According to the American Psychiatric Association, research shows that knowing or having contact with someone with mental illness is one of the best ways to also reduce stigma. Individuals speaking out and sharing their stories can have a positive impact. When we know someone with mental illness, it becomes less scary and more real and relatable.

If you need more mental health information, education, or would like to discuss support, please contact your primary care physician at (712) 655-2072. For those 65 and older, call Senior Life Solutions at (712) 655-8262. Or call the Manning Recovery Center at (712) 655-2300 and talk to a professional. To learn more about mental health and available resources visit mhanational.org/may. To learn more about how you can become an advocate this Mental Health Awareness Month and join the national campaign, visit www.nami.org.

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Reverse those Winter Blues

Amy Hull, licensed therapist at MRHC for Senior Life Solutions

By: Amy Hull, LISW (Therapist with Senior Life Solutions) Amy Hull, licensed therapist at MRHC for Senior Life Solutions

As we continue into the long days of winter, I am reminded that so many of us face challenges: some because of the cloudy, cold, and grey days which trigger Seasonal Affective Disorder (SAD). Others because they face depression year-round and find the absence of loved ones difficult while having to pillage through snow, ice and frigid cold to travel. In addition, we are also navigating the protocols and restrictions of COVID, feeling political unrest, and learning how to make socially sensitive changes so that all members of our nation feel that they are accepted and valued. Much of this causes confusion, uncertainty, and isolation (spiritually, emotionally, and physically) for all ages, from our developing youth to the mature members of our community.

Knowing the signs and symptoms of clinical depression is helpful so that you can seek additional help from your primary care physician or contact a therapist/psychiatrist to manage the need for psychotropic medications.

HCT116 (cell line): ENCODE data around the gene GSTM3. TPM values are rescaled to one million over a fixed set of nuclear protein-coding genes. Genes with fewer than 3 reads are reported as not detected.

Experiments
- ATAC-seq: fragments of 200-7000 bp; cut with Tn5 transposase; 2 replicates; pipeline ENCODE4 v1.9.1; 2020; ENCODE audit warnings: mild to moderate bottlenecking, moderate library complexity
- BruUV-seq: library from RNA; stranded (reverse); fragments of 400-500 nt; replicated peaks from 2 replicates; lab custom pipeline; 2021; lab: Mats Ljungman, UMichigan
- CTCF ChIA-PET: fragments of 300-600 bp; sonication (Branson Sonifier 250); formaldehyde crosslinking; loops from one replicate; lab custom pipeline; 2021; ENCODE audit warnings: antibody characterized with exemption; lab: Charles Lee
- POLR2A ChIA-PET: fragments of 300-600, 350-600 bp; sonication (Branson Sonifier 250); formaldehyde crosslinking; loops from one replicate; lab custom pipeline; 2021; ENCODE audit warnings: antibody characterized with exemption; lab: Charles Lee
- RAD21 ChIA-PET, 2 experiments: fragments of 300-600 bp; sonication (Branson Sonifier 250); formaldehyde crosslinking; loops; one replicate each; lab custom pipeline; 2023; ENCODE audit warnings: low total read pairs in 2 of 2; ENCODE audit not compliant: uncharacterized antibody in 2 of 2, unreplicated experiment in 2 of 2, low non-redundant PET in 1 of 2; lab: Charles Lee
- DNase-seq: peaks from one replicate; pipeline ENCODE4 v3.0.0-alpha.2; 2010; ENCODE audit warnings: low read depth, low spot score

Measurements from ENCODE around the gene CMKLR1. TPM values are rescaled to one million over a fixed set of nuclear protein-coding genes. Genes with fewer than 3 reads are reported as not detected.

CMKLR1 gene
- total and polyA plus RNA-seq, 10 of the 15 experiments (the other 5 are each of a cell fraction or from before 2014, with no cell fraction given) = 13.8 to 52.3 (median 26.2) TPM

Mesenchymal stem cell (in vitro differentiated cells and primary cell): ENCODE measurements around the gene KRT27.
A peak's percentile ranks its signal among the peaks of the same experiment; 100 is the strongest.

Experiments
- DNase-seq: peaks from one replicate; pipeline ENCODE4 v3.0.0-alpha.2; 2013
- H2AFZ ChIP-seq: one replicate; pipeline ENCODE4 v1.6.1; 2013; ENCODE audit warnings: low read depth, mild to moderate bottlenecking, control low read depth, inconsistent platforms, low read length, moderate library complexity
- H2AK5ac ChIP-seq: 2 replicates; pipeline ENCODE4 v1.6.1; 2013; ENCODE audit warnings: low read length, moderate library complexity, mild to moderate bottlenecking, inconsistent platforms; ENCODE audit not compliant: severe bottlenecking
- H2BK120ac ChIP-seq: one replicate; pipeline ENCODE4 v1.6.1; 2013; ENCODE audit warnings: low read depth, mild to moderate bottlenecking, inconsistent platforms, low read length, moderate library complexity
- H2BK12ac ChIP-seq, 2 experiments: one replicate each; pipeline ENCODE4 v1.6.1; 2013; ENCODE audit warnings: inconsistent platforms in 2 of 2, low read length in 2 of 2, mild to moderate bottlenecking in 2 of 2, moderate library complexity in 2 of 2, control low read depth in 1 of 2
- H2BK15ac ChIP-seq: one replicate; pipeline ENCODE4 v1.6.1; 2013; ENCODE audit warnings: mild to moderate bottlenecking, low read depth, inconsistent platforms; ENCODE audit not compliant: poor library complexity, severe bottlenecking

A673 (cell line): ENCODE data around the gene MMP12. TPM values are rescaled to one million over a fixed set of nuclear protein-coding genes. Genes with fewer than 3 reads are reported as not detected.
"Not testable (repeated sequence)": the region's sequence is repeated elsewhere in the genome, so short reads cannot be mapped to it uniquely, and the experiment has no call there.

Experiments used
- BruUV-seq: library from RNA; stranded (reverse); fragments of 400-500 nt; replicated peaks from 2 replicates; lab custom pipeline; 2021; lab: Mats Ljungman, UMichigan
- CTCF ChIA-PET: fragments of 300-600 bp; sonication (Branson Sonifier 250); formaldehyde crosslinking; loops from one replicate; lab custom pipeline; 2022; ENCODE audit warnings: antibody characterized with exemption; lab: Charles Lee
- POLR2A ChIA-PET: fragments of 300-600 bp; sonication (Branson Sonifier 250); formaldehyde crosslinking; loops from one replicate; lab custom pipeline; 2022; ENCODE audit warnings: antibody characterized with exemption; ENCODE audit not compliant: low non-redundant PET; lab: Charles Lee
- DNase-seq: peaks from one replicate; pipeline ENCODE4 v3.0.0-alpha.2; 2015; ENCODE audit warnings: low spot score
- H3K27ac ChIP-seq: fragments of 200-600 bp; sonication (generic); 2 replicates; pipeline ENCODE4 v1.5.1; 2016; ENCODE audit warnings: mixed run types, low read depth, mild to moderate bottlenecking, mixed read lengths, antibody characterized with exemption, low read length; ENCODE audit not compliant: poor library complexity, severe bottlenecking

Clinical Depression includes five of the following symptoms:

  • Depressed mood most of the day, nearly every day
  • Fatigue
  • Difficulty concentrating or thinking
  • Feelings of worthlessness, helplessness, hopelessness, sadness, or numbness
  • Irritability
  • Reoccurring thoughts of death
  • Diminished interest in once pleasurable activities
  • Significant weight loss or overeating
  • Sleeping too much or too little

It is important to catch these symptoms early. If you are having at least two or three symptoms, ask for help immediately rather than trying to manage it alone and waiting. Seeking assistance early can prevent depression from progressing, and it can resolve the issue much quicker than if you allow the symptoms to become entrenched and multiply.

When faced with symptoms of depression, I encourage my patients to do the opposite of what depression is telling them. Feelings of depression often suggest that you should stay isolated, avoid socializing, eat more or less, sleep more, or avoid activities you once did. However, it is important that we connect with our friends and family using any means available including phone calls, Facetiming, sending care packages, or hand-written cards. One can’t help but feel good by engaging in activities that they once enjoyed, serving others through volunteer work, or simply helping a neighbor.